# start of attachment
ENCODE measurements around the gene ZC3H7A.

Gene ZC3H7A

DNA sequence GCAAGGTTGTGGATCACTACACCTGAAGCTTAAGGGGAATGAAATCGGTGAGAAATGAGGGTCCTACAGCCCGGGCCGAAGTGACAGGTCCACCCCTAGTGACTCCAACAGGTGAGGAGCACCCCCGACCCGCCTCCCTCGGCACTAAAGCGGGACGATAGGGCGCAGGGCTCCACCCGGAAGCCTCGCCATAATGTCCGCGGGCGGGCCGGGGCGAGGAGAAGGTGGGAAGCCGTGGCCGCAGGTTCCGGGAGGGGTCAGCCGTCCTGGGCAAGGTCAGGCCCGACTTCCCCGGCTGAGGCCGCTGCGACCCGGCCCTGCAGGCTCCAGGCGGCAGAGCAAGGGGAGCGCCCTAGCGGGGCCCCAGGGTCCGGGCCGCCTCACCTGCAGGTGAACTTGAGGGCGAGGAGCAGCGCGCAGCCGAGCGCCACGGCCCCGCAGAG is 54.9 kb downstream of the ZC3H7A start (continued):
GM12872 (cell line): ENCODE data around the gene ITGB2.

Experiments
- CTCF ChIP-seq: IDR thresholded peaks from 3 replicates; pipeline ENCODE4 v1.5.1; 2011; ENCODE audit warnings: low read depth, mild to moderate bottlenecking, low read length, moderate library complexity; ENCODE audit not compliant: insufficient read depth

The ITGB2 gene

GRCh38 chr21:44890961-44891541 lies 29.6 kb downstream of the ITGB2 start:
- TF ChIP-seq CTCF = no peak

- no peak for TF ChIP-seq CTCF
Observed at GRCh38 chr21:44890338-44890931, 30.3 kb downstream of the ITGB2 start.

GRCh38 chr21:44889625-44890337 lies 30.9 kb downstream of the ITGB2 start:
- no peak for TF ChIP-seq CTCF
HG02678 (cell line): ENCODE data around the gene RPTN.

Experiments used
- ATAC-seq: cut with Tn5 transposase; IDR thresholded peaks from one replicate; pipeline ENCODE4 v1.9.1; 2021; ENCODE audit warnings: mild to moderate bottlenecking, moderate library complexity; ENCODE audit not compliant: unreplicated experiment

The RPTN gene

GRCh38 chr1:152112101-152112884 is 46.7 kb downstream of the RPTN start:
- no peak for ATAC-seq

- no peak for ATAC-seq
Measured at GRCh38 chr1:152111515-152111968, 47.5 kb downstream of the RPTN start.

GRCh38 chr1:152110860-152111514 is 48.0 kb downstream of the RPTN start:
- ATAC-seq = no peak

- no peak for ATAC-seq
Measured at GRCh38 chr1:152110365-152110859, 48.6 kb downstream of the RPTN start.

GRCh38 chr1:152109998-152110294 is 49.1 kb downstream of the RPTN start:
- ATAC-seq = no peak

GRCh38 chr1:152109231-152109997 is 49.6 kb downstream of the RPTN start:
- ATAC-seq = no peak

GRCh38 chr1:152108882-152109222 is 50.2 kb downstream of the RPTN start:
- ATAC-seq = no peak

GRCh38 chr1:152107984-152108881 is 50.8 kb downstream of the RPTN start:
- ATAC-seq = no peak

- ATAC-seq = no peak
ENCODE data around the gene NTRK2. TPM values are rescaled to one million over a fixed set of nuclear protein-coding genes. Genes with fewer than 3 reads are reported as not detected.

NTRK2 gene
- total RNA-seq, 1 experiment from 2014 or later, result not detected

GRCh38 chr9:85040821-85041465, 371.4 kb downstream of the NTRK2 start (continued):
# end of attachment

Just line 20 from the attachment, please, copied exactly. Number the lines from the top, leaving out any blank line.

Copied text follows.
- no peak for ATAC-seq